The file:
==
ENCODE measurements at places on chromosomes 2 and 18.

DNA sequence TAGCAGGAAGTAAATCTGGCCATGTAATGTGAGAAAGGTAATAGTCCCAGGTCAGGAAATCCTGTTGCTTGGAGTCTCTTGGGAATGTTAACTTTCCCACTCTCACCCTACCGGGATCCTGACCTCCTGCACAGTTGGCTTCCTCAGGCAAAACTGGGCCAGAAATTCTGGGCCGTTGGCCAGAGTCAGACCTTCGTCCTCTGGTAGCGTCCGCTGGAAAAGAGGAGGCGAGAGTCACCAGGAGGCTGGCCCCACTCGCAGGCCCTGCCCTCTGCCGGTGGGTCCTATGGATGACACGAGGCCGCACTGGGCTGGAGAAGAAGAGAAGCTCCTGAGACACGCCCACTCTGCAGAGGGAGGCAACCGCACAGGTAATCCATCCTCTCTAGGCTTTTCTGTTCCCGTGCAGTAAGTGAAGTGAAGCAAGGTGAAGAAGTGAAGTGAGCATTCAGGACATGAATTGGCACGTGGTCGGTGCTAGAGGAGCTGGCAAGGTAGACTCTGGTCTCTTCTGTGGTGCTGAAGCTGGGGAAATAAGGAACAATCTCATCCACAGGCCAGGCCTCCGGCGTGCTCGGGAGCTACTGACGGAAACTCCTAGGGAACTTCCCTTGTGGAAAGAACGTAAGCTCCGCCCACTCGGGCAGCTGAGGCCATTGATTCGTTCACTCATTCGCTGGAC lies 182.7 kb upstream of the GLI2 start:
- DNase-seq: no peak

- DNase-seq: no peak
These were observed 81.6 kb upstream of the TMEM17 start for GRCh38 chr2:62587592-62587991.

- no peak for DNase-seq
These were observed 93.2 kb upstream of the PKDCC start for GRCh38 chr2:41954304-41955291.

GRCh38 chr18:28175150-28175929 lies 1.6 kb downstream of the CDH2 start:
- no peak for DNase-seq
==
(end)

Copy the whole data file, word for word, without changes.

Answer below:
ENCODE measurements at places on chromosomes 2 and 18.

DNA sequence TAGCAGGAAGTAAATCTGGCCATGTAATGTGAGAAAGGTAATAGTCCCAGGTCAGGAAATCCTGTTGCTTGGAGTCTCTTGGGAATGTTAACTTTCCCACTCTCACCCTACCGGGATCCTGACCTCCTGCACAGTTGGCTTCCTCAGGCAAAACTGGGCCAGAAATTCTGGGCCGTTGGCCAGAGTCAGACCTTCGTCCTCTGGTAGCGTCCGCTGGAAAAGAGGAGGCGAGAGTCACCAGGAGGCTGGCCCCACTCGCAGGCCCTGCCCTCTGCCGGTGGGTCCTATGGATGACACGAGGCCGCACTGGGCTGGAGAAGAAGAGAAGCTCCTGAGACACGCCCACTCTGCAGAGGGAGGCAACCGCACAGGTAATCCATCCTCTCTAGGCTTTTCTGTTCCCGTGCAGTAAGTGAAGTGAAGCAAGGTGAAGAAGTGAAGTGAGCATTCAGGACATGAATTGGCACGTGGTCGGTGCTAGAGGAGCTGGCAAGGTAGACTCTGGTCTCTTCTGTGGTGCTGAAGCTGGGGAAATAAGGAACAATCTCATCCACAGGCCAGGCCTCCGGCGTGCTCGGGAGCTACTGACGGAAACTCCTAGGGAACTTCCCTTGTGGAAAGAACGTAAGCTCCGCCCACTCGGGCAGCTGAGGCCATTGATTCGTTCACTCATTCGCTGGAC lies 182.7 kb upstream of the GLI2 start:
- DNase-seq: no peak

- DNase-seq: no peak
These were observed 81.6 kb upstream of the TMEM17 start for GRCh38 chr2:62587592-62587991.

- no peak for DNase-seq
These were observed 93.2 kb upstream of the PKDCC start for GRCh38 chr2:41954304-41955291.

GRCh38 chr18:28175150-28175929 lies 1.6 kb downstream of the CDH2 start:
- no peak for DNase-seq